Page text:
In short, I reasoned that I ought to be able to get pretty close to the source of the Molendinar Burn. This curious and once highly important waterway plays it's part in the founding of Glasgow, but is now mostly conducted to the Clyde from the North East of the city as a sewer of sorts. Having read intriguing accounts of it's course on Hidden Glasgow a while ago, I'd been intrigued to find it - visiting the extant above-ground part at The Great Eastern a few years back. But the source? This was at a pair of Lochs on the edge of the city - it meant a walk, but that lately at least, has been the chosen mode of travel. So, I headed for Stepps station on a Falkirk train.
Initially my walk took me through a pleasant enough housing development tight against the northern flank of the railway. The other side of the tracks where I'd thought I might walk appeared to be swampy, rough ground. I was unsure and stuck to pathways, cursing my lack of adventurous spirit somewhat. I also reasoned that this wet, boggy plateau in the dip occupied by the fledgling Molendinar was probably related to its existence. Skirting the estate and edging along Cumbernauld Road I found my way to Frankfield Loch - the source as per records. But Frankfield Loch now belongs almost exclusively to Taylor Wimpey. A huge swathe of housing, named for the Loch, is being built in the gap between the A80 and the motorway suburb of Craigend. There appeared to be no safe or approved route around the lake here, so after finding a spot for a picture I returned to the road thwarted and turned west again. Looking at the map, post walk I could perhaps have progressed to the south and skirted the Loch via woodland pathways - but that wasn't the walk I wanted. The outlet of the Molendinar on the western edge of the Loch was close - but obscured.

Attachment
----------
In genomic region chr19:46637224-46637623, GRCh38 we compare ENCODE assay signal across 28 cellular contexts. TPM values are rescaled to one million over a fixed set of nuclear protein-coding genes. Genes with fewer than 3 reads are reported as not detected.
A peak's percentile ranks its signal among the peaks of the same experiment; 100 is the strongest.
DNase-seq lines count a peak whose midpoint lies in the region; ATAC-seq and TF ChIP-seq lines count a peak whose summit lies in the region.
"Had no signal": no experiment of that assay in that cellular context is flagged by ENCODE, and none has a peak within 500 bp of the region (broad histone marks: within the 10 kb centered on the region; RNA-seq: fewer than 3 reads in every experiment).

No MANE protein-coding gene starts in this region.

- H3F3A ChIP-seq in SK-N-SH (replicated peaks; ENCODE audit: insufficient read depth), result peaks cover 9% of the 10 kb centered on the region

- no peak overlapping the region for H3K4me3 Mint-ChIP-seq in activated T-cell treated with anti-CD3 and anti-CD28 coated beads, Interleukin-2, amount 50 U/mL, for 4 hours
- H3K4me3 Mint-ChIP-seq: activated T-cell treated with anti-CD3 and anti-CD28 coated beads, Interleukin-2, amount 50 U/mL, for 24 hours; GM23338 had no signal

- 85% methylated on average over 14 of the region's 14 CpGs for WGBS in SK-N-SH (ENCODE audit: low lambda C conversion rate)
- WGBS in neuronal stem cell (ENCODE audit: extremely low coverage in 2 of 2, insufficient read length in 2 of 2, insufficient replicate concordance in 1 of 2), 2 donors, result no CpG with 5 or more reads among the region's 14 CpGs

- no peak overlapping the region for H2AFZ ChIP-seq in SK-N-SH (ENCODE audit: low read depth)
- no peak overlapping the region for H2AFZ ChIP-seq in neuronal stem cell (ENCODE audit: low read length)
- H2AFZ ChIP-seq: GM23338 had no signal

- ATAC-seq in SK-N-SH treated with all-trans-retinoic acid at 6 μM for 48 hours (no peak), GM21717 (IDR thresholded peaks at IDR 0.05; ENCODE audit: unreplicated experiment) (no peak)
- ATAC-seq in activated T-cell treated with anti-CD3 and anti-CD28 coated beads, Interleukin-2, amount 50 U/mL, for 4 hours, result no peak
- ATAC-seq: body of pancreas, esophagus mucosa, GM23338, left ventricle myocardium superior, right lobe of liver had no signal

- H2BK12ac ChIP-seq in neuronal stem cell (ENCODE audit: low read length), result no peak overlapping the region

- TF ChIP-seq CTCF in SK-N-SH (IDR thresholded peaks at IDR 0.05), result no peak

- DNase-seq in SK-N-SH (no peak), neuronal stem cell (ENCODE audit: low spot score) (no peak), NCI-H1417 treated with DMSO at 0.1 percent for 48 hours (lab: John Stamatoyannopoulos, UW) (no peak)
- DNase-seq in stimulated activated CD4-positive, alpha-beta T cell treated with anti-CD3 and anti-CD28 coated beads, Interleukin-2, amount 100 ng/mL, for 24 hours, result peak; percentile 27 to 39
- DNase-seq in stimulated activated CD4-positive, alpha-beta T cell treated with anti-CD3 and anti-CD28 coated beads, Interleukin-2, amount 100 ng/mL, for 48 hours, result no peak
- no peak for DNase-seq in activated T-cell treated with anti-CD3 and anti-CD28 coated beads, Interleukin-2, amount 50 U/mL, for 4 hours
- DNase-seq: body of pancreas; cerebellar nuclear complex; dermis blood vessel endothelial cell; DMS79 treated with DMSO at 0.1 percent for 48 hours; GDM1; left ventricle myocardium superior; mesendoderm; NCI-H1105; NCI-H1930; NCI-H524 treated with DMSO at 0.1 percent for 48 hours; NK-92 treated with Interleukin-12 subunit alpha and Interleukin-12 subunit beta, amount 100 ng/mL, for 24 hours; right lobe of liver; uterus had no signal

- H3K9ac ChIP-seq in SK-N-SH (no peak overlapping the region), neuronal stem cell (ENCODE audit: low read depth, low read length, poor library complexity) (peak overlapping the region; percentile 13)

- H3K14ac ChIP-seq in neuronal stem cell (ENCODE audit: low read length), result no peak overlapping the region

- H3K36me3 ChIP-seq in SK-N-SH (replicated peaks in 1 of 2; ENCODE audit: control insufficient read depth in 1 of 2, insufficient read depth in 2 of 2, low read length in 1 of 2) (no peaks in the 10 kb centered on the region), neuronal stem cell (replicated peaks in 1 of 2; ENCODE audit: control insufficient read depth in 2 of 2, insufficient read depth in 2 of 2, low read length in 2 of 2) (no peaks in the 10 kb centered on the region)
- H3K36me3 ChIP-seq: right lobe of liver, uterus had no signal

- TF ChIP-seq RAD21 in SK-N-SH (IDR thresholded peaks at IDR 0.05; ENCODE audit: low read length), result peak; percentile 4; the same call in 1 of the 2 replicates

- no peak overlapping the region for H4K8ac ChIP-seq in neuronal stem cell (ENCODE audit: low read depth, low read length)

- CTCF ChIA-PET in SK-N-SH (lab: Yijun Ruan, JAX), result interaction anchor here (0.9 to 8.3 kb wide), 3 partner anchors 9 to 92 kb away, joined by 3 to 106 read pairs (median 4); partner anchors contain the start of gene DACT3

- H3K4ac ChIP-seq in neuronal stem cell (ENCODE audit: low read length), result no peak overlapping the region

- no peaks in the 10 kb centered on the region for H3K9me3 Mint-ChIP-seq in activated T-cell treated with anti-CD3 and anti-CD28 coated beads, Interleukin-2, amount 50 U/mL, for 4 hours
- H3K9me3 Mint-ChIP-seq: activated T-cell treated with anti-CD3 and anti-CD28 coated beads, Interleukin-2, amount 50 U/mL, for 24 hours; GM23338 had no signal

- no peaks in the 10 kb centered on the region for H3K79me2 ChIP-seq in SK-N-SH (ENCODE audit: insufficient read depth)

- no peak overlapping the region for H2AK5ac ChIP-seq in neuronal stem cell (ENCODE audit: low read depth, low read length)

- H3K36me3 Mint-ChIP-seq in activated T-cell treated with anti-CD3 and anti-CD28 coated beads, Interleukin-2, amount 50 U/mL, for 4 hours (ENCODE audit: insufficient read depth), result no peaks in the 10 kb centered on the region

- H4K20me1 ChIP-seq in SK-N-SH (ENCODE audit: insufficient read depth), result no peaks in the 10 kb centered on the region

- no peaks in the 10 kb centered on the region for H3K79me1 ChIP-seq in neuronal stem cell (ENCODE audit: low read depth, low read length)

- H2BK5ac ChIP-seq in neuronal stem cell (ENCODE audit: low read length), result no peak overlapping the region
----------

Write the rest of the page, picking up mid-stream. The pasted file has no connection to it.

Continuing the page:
My next aim was to find the point that the Burn entered Hogganfield Loch. This too proved incredibly difficult to achieve. I edged my way along the main road, noting that in fact despite the peeling stucco on some of the little cottages, this wasn't a bad place to live. The road pushed busily on to the City around five miles away, and there was something of a rural feel to the place. I trudged alongside a green municipal railing that enclosed a well-kept park. In there somewhere, the above-ground expression of the Molendinar lazily ran between the Lochs. There was a large sports centre, and the railings were locked wherever there was a gate. I eventually found Avenue End Road. This strangely empty, semi-derelict rat-run delves south to link with the M8 and Edinburgh Road, and as such was well used. It also became clear there was no way into the park. It was Strathclyde Region land, marked as playing fields and privatised. I could see where the woodland would have brought me in far to the south, and tantalisingly under the rise of the road, I could see the gratings which led the Molendinar into it's first culvert. Crossing the street and an alarmingly boggy triangle of land, I entered Hogganfield Park. The North East of Glasgow is a closed book to me, and merits exploration in the same way that this quarter of London which has occupied my thoughts. Here there was another echo - a sign declaring the park a "2014 Games Legacy". I shuddered, suddenly aware of how this would change the city.